I am really surprised a new paper in Nature did not receive more press given its potential to create a shift in how we view hydrothermal vents. The new work by Tolstoy et al. (Columbia University’s Earth Observatory in New York) reports on data gathered from seismometers placed over a 4 square km area in the East Pacific Rise, about 800 kms (500 miles) southwest of Acapulco. Through seismic data, tremors were intriguingly clustered around where the cold water entered the rock, the team was able to construct an image of how water circulates though vent systems.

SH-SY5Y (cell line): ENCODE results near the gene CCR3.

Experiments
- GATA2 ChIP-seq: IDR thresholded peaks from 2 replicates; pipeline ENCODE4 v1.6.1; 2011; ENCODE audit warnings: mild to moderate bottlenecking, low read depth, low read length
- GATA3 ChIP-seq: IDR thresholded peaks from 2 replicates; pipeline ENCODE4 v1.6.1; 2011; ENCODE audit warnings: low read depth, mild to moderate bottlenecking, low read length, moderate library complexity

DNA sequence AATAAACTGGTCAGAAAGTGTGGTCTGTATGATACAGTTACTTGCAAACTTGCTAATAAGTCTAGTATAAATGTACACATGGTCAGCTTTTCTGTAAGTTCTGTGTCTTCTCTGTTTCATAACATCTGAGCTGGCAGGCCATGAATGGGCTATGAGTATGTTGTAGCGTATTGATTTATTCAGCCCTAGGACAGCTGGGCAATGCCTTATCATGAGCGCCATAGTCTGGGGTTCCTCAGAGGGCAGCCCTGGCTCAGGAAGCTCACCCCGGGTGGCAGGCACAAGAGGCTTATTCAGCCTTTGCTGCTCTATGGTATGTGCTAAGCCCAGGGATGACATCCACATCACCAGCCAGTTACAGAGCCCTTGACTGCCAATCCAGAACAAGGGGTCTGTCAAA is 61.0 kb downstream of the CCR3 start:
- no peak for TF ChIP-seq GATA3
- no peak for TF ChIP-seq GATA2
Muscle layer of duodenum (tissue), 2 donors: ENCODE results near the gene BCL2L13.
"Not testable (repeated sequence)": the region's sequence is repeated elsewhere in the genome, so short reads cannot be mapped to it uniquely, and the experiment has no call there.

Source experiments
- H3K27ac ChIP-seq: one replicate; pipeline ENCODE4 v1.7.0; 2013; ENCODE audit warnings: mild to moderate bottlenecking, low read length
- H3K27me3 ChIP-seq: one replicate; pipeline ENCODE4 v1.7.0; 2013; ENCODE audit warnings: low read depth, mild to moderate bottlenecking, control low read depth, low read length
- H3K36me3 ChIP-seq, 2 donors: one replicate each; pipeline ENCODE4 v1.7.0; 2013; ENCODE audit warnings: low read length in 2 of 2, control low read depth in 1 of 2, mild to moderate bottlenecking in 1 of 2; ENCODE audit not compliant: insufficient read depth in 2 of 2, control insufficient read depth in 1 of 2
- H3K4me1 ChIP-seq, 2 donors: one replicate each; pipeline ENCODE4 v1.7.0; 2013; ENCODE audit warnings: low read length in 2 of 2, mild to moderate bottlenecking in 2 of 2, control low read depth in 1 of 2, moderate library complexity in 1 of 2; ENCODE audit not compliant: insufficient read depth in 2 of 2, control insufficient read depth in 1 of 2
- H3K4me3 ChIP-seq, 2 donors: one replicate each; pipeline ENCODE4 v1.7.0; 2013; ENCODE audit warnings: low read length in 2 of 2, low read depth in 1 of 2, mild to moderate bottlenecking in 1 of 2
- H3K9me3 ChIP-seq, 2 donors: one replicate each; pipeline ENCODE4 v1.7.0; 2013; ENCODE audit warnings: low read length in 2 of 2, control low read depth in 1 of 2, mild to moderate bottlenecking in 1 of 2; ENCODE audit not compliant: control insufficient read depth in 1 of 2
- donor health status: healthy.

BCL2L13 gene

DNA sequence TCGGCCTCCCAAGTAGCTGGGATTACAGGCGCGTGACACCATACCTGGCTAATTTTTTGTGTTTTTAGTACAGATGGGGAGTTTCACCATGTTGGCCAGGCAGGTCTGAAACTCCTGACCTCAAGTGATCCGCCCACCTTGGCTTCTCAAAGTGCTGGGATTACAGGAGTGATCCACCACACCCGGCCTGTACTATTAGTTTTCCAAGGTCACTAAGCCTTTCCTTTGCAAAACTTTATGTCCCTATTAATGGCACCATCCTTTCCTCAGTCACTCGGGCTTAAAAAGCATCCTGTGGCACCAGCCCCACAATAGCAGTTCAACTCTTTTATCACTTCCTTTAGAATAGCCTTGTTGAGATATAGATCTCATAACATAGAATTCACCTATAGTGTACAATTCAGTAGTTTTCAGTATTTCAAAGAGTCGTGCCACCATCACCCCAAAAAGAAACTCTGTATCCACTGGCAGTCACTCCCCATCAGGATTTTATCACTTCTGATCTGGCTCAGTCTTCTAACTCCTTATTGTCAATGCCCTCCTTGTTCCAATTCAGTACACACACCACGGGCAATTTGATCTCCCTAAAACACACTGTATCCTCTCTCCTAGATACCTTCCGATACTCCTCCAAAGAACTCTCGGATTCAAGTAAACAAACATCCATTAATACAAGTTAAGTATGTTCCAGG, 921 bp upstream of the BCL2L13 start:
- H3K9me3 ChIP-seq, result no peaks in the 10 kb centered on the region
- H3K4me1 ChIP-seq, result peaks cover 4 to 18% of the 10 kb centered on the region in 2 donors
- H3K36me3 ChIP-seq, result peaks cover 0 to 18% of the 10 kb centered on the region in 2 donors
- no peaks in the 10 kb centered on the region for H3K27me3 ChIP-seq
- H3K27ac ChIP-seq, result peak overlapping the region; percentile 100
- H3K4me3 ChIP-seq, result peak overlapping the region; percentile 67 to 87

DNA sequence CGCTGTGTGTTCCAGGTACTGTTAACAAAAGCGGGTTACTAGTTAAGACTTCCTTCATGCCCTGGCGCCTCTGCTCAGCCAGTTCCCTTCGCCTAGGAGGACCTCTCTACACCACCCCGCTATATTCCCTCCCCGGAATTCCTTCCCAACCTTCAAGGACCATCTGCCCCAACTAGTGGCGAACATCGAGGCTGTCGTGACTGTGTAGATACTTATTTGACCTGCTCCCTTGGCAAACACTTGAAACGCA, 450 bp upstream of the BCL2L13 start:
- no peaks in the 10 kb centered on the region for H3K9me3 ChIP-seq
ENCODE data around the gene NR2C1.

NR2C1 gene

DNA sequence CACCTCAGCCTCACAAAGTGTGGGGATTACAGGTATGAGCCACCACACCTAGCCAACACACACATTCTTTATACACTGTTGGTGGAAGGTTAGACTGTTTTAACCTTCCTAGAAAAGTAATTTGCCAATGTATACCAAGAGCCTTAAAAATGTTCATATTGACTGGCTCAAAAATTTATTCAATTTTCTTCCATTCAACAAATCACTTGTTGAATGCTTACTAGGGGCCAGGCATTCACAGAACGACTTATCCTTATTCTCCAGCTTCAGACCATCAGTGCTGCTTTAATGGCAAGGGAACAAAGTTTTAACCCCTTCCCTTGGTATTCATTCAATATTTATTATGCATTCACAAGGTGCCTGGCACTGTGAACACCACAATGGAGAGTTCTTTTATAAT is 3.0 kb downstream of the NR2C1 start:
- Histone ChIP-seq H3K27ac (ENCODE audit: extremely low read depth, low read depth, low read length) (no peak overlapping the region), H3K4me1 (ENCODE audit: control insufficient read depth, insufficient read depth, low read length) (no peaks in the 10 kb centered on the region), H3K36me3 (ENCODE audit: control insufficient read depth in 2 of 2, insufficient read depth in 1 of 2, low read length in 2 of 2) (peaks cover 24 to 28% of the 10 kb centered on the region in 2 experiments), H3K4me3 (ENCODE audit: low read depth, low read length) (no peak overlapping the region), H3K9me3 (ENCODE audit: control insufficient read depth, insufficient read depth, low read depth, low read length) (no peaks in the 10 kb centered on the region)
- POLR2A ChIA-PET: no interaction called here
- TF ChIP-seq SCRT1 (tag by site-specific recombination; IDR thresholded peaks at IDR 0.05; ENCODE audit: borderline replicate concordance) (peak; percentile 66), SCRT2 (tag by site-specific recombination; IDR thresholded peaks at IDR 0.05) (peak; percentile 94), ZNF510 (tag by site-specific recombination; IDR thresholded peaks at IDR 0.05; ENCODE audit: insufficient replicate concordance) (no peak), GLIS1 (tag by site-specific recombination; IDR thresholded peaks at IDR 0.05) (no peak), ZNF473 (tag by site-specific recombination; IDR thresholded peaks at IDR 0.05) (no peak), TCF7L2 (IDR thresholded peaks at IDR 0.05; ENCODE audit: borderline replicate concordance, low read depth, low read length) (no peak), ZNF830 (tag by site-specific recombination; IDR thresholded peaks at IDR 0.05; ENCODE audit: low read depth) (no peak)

Old Hypothesis: The pressure of water in the deep sea forces seawater through though large faults occurring along oceanic ridges. The water is heated by volcanic rock and re-emerging in the ridge as a hydrothermal vent. Vents cells are oriented perpendicular to the ridge axis (across axis orientation).
New and Improved Hypothesis: Water travels through a system of minute fissures at a rate much higher than previously thought. In this specific example, the water descends down some 700m into the crust where it fans out 200m before it plunges down another 600m. There it comes near a bulge of magma where it heated and disgorged along a ridge through a dozen vents. The enigmatic quakes are caused by the physical stress of cold water passing through hot rocks. The works also suggest that vents are confined to areas were there is permeability generated by tectonic fracturing. The work also implies vents are oriented along (i.e. parallel) the axis.